The facade of the ruined synagogue in Tamanart, Morocco. (Photo: Orit Ouaknine-Yekutieli)

Remainders of a Jewish-Moroccan community that existed for centuries were recently found in a remote town in the Atlas Mountains, on the edge of the Sahara Desert. The small Jewish community of Tamanart lived there from the 16th century to the early 19th century. Recently, researchers from Israel, Morocco and France conducted salvage excavations in its ruined synagogue.

Along with the building’s walls, they found Scriptures and pages from the synagogue’s genizah, a repository for damaged written matter and ritual objects, as well as a few paper amulets. One was meant to protect a woman in labor and her newborn, another a personal charm meant to protect its owner from trouble and disease. “The texts in these amulets are based on formulas found in the Book of Raziel, an ancient Kabbalist book,” says Orit Ouaknine-Yekutieli, a researcher of modern Morocco who teaches at Ben-Gurion University of the Negev. The book, which includes texts for charms, was in use by Jewish communities in Morocco.

Among other texts written on these amulets were a Kabbalist version of one of God’s names, as well as quotes from the book of Genesis and from the priestly blessing (such as “the angel who hath redeemed me from all evil, bless the lads; and let my name be named in them, and the name of my fathers Abraham and Isaac; and let them grow into a multitude in the midst of the earth” Genesis 48:16) and “The Lord lift up His countenance upon thee, and give thee peace; So shall they put My name upon the children of Israel, and I will bless them,” Numbers 6:26-7).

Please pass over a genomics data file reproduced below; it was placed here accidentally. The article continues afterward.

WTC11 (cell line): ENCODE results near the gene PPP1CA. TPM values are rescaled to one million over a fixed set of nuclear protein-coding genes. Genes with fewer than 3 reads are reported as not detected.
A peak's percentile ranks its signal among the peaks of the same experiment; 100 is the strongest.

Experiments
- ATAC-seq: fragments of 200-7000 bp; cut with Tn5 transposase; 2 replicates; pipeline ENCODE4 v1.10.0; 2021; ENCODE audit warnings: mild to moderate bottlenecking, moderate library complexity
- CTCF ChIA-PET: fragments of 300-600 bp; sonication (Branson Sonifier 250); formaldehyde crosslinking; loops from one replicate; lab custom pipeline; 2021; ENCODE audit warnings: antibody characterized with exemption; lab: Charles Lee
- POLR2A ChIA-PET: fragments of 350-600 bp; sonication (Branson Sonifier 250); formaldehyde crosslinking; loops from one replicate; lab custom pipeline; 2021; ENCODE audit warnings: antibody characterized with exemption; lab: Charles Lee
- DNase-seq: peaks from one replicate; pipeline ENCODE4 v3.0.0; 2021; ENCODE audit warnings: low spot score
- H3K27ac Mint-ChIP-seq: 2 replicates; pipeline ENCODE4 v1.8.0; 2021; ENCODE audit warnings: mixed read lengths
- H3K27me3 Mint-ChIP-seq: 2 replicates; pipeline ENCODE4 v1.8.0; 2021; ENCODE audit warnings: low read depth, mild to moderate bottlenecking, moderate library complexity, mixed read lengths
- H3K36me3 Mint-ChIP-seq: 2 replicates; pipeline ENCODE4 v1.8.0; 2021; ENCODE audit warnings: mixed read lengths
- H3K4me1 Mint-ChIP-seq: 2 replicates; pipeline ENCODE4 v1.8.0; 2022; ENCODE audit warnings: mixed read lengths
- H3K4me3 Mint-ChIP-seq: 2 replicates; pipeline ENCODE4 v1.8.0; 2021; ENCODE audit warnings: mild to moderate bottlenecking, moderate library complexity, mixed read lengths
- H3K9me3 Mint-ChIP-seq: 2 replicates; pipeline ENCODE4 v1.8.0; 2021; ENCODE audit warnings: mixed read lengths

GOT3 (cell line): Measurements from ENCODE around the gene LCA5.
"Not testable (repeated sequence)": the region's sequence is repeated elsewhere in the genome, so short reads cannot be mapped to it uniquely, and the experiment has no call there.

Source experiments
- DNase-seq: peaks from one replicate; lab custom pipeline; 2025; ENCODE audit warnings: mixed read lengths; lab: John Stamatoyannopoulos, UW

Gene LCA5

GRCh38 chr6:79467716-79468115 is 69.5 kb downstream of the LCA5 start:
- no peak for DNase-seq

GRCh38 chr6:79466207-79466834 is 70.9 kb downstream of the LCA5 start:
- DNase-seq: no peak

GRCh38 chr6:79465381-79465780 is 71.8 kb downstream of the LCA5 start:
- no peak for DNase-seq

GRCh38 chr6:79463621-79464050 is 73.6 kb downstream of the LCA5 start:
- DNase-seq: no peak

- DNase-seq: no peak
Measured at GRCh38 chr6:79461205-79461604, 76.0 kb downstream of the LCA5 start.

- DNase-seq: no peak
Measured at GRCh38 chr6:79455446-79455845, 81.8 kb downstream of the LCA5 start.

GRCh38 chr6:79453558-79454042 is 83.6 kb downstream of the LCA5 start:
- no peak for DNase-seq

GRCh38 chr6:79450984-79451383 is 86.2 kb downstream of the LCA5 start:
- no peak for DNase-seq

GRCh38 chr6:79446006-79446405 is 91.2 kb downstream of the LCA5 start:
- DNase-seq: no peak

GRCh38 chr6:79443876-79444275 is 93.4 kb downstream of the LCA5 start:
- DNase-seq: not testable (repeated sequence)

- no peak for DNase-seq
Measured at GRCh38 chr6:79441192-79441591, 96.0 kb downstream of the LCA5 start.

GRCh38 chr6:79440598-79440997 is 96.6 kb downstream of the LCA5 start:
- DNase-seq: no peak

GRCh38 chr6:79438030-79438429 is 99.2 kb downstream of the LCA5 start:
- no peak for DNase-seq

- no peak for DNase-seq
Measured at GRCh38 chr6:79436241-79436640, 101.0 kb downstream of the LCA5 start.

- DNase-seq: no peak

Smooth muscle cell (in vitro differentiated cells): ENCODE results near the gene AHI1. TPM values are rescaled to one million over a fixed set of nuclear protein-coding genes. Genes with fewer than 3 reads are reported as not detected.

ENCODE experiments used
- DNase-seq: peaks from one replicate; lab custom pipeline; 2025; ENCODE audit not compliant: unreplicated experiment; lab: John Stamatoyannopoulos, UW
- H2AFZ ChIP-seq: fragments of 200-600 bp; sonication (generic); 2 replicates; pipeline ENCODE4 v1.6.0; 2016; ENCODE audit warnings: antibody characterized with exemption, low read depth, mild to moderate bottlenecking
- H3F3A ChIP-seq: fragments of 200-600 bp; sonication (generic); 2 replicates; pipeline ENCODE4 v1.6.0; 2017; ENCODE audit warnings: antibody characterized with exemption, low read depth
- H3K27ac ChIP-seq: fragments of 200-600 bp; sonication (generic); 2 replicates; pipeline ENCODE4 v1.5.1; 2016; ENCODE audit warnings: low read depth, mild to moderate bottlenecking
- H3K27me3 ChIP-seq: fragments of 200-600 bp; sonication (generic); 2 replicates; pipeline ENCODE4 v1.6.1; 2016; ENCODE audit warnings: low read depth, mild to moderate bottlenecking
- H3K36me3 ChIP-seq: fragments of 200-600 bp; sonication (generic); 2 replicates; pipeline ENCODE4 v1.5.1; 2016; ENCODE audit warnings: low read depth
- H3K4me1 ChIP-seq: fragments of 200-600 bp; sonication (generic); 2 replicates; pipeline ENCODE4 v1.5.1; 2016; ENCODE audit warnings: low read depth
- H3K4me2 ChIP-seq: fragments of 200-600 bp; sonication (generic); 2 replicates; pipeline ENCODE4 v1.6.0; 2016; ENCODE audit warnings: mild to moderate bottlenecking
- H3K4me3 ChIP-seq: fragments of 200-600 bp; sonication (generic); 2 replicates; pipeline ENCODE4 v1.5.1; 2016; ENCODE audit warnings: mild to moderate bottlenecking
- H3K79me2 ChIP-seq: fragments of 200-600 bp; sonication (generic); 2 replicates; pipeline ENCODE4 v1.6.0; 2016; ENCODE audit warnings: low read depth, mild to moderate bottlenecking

Ouaknine-Yekutieli says the synagogue was damaged by natural events such as the recent floods in the area, as well as by looters. She reached the remote site last month as part of a new historical and anthropological research study, together with her archaeologist husband Yuval Yekutieli and Moroccan and French researchers Salima Naji, Mabrouk Saghir, David Goeury and Aomar Boum.

Morocco to fund restoration of hundreds of Jewish sites

Morocco's King Mohammed vows to push for Israeli-Palestinian talks
King Mohamed VI

The press may think it is a new development, but the decision to restore hundreds of Jewish sites, as flagged up by Israel Hayom,  has been ongoing since at least 2013. What’s not to like in this initiative, which cements the Jewish component in Moroccan heritage? But restoration cannot conceal the reality, which is that the synagogues will be empty buildings without Jews.

According to Arab media reports, the move is part of the rapprochement between Rabat and Jerusalem, which resumed their diplomatic relations earlier this year as part of the Abraham Accords.

The plan is expected to see the renovation of hundreds of synagogues, cemeteries, and Jewish heritage sites in several cities in Morocco, among them the Jewish cemetery in the city of Fes, which includes 13,000 graves.